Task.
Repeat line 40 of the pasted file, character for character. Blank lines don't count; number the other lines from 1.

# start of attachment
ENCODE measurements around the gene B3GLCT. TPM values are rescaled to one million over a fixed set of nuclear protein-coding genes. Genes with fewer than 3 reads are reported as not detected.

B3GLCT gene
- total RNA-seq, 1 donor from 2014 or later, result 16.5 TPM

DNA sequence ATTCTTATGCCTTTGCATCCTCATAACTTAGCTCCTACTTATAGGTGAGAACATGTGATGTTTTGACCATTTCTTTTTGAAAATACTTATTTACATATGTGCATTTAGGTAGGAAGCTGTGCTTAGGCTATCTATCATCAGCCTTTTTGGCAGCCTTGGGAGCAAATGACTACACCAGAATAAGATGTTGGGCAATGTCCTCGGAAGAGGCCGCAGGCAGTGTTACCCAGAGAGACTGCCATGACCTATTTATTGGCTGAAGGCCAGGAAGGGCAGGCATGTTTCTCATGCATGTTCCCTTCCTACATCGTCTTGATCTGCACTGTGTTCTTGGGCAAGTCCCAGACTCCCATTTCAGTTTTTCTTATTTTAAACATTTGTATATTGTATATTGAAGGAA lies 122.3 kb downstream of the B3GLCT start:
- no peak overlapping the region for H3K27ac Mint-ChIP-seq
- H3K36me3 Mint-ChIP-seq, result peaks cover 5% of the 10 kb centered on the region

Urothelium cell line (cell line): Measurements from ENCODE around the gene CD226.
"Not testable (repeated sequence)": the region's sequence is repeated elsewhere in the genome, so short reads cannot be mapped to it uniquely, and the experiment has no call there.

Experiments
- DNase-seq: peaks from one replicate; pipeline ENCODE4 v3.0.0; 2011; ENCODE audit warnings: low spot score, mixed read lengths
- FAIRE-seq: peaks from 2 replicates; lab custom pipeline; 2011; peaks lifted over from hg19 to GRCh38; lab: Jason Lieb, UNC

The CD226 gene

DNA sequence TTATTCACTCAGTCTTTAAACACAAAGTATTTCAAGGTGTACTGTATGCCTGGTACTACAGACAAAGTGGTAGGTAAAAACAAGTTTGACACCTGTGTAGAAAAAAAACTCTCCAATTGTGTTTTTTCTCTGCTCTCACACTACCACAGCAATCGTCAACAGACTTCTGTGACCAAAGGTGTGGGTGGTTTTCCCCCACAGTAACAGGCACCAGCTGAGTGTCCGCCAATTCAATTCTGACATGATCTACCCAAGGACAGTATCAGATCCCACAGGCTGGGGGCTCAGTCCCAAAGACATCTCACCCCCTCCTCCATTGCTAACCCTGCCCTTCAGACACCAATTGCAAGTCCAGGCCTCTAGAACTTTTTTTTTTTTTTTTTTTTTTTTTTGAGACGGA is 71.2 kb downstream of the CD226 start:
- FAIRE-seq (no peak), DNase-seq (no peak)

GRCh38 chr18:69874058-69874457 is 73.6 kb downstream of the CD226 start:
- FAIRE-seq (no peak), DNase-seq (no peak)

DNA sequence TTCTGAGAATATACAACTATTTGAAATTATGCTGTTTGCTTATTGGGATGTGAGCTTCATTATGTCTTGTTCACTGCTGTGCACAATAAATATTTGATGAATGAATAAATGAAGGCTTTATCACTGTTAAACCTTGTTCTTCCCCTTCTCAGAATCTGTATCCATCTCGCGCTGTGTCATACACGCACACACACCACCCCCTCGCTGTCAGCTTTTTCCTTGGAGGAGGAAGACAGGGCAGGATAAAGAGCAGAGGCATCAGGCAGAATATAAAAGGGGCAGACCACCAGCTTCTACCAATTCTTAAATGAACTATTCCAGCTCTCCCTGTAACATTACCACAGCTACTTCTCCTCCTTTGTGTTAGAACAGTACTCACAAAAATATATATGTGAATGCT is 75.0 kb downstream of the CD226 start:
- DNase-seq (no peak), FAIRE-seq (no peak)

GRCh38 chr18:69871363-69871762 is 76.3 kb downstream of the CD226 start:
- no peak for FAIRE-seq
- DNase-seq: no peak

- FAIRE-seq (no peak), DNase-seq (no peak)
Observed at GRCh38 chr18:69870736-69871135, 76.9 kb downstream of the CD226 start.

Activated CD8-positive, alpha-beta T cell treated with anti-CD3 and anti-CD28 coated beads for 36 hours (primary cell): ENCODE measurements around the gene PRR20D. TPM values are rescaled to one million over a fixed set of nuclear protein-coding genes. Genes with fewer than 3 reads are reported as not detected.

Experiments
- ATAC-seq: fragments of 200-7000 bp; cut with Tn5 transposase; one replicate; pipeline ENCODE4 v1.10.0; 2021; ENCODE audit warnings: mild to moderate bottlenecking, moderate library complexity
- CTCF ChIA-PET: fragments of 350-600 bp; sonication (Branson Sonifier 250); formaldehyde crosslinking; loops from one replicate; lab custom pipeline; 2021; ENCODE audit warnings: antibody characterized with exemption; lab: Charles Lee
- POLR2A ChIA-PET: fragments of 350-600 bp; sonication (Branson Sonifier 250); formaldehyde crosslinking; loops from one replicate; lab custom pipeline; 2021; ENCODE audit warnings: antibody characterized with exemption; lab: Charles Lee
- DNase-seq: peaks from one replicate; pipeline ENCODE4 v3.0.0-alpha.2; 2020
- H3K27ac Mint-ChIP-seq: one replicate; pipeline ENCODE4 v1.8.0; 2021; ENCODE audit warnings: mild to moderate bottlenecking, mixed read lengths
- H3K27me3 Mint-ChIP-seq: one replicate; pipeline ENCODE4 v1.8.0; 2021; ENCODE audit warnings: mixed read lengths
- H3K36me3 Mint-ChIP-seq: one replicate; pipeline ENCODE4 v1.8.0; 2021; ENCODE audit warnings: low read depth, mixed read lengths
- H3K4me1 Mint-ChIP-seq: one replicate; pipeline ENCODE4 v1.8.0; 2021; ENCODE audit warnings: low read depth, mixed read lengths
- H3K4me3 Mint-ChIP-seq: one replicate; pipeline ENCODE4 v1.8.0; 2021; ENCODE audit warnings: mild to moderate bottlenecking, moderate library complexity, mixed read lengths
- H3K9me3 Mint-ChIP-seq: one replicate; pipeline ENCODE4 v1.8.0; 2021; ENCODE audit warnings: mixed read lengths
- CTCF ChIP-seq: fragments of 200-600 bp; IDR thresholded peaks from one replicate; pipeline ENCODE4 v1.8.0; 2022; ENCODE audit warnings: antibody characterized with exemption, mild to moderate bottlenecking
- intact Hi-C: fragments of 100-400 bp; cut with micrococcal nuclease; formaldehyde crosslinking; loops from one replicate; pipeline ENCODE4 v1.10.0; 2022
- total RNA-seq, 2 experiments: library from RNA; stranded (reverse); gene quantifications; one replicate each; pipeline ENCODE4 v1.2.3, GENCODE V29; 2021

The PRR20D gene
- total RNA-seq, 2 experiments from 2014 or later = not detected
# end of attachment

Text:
- total RNA-seq, 2 experiments from 2014 or later = not detected